Wednesday, February 1, 2012

Small-Eyed Sphinx Moth

The small-eyed sphinx moth (Paonias myops) is one of the smallest and most strikingly beautiful sphinx moths in Missouri. They are commonly found around deciduous woodlands, suburbs and any other wooded areas. They are often attracted to porch lights and I frequently find them at the mercury vapor light I set out to attract insects.

Their wing span measures up to 2 15/16 inches and are (Photo by: Steve Scott) highly variable. The forewing is predominantly brown or black with wavy lines, and the hindwing has a small to large yellow patch enclosing a single black-rimmed

They are found throughout most of the United States and into parts of Canada. They are considered abundant to secure in all of their range. The adults do not eat, instead they gain all the nutrition they need in the caterpillar stage. The adult stage of their lives is for locating mates and laying eggs to carry on their genetics and grow their populations. As caterpillars they feed on a wide variety of hosts including A variety of plants including western chokecherry (Prunus virginiana), black cherry (P. serotina), sour cherry (P. cerasus), service berry (Amelanchier), and basswood (Tilia). The caterpillars can be difficult to identify as they are highly variable just like the adults.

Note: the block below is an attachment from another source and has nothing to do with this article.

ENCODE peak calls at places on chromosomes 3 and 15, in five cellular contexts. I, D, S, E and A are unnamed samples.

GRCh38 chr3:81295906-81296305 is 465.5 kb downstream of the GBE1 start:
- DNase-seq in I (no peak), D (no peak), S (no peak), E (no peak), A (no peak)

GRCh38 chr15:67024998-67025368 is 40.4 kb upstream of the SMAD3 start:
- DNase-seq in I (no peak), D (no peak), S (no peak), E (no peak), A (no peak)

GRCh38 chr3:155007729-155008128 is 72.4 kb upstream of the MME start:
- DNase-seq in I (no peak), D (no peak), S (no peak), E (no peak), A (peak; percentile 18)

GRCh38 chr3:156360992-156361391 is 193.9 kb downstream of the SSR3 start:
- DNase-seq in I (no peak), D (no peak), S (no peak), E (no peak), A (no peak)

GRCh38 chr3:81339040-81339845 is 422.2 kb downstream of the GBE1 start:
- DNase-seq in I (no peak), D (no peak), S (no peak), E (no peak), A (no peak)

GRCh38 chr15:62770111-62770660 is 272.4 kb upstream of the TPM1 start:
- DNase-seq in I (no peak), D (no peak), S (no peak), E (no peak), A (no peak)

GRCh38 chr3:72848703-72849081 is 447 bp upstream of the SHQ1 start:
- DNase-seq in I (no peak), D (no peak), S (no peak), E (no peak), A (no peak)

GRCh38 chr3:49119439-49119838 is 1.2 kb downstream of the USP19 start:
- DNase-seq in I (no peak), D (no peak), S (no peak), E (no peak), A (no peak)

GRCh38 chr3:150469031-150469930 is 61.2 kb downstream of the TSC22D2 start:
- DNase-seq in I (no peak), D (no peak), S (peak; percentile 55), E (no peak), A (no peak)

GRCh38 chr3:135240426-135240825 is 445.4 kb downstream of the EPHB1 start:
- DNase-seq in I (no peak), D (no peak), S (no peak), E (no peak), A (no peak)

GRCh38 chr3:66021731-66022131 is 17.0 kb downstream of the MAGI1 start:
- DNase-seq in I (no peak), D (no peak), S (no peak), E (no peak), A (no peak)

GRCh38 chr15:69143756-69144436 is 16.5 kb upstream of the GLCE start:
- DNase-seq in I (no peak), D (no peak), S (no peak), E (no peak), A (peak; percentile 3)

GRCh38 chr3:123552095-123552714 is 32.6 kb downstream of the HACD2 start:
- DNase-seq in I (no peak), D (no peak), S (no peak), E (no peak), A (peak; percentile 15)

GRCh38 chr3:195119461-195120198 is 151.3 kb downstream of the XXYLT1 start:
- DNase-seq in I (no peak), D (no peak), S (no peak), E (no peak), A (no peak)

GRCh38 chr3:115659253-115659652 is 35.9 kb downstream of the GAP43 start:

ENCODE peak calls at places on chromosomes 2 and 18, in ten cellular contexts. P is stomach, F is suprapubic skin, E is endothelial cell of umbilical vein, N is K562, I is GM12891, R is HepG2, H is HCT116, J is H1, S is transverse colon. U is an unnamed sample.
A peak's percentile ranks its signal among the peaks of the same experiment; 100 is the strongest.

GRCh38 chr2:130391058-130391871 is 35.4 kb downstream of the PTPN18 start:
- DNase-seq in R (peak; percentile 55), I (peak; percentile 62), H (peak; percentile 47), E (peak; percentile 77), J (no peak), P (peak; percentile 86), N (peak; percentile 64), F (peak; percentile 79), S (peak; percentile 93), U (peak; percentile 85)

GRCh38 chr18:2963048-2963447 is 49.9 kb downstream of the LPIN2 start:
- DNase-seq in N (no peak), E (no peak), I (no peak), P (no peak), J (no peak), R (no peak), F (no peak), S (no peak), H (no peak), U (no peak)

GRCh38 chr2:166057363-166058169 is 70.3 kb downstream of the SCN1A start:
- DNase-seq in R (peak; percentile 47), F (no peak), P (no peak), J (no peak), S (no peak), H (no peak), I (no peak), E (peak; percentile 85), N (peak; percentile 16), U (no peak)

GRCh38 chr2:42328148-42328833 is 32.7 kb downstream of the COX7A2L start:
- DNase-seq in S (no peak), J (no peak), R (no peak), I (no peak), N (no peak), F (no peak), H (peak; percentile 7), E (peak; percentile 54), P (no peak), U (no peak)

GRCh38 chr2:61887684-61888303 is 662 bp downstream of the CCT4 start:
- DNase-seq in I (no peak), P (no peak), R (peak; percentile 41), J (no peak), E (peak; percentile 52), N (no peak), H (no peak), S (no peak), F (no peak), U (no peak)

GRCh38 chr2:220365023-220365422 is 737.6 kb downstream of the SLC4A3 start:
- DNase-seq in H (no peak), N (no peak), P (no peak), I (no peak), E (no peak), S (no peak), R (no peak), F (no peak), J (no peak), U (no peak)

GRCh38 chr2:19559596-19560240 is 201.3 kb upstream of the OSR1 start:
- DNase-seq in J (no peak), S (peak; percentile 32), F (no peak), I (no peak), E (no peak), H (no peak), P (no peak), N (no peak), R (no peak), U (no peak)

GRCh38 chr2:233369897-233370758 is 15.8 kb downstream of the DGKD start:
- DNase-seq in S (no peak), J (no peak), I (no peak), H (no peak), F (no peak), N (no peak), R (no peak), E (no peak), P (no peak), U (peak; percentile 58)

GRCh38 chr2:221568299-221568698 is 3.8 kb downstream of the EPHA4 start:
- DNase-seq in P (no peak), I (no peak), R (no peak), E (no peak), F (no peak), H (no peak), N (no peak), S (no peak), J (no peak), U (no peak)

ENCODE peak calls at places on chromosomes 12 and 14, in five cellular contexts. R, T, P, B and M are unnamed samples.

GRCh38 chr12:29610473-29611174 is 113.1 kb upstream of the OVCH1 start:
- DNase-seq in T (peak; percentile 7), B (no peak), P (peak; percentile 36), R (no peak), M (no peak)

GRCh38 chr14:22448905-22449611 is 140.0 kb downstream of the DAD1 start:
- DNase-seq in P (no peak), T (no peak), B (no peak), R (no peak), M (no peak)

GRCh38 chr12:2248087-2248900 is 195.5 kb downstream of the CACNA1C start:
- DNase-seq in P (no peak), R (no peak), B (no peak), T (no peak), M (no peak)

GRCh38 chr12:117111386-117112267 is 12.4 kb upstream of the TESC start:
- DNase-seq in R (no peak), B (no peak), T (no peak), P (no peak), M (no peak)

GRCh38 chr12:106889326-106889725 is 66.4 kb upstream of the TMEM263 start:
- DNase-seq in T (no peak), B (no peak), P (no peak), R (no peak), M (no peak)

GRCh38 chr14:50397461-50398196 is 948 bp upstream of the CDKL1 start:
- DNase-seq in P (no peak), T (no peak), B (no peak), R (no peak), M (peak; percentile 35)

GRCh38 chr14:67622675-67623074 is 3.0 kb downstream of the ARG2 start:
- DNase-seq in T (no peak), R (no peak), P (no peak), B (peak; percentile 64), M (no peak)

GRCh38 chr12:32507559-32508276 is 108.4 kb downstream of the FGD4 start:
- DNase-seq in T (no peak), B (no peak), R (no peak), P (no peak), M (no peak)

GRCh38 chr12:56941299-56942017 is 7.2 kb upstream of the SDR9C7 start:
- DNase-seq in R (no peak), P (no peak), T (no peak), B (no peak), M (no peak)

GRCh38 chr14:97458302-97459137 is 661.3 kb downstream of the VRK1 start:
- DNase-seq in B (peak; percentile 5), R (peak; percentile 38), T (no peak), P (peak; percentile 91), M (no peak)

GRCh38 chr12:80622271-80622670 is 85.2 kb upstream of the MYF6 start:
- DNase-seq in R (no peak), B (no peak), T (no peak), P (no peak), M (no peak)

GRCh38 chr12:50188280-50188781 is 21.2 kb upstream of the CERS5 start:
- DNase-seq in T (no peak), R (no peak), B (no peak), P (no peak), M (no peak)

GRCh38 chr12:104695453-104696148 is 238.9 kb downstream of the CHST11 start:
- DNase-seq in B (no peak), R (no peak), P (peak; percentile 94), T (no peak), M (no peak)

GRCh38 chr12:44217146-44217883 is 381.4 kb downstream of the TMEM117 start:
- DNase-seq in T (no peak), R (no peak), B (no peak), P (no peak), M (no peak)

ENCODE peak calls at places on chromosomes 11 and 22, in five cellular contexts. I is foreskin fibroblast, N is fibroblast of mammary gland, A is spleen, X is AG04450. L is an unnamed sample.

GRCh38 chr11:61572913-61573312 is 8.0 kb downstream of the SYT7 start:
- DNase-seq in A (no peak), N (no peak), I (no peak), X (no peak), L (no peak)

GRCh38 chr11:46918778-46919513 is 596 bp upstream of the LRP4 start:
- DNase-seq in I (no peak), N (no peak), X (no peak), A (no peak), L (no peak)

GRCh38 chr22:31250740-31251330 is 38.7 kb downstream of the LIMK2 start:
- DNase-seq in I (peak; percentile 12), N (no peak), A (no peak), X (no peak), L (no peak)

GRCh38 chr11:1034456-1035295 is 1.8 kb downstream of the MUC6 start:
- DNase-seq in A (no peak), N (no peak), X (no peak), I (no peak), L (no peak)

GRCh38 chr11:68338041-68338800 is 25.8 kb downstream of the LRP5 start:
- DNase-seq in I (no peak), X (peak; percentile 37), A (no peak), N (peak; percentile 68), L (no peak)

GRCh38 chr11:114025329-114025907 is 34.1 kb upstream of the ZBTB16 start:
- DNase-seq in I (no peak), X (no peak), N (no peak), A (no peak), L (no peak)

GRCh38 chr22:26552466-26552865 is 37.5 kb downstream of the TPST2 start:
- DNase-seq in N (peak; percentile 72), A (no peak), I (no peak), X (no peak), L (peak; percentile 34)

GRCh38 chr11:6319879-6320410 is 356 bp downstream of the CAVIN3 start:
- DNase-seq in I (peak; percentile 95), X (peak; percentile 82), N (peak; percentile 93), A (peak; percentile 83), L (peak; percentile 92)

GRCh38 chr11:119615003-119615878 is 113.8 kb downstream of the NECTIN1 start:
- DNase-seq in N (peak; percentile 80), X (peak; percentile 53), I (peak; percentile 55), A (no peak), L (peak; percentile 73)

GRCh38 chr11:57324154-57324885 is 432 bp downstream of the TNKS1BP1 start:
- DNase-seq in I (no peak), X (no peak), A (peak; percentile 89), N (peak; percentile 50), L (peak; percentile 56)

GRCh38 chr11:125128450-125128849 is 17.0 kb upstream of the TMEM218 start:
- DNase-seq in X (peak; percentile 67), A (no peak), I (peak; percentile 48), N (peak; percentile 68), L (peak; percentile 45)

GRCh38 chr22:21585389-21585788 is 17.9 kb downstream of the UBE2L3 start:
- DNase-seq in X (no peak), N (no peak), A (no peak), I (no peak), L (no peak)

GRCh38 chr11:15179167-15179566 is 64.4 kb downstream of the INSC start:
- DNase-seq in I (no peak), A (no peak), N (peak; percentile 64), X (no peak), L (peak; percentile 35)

The caterpillar here as feeding on a young wild cherry sapling near our garden. It was beautifully marked with these bright hot pink spots. Truly a striking caterpillar.


  1. i like the spots on the caterpillar but see some similarity to those that eat my tomatoes.

  2. This is a great blog post, with wonderful photos, too. Thanks!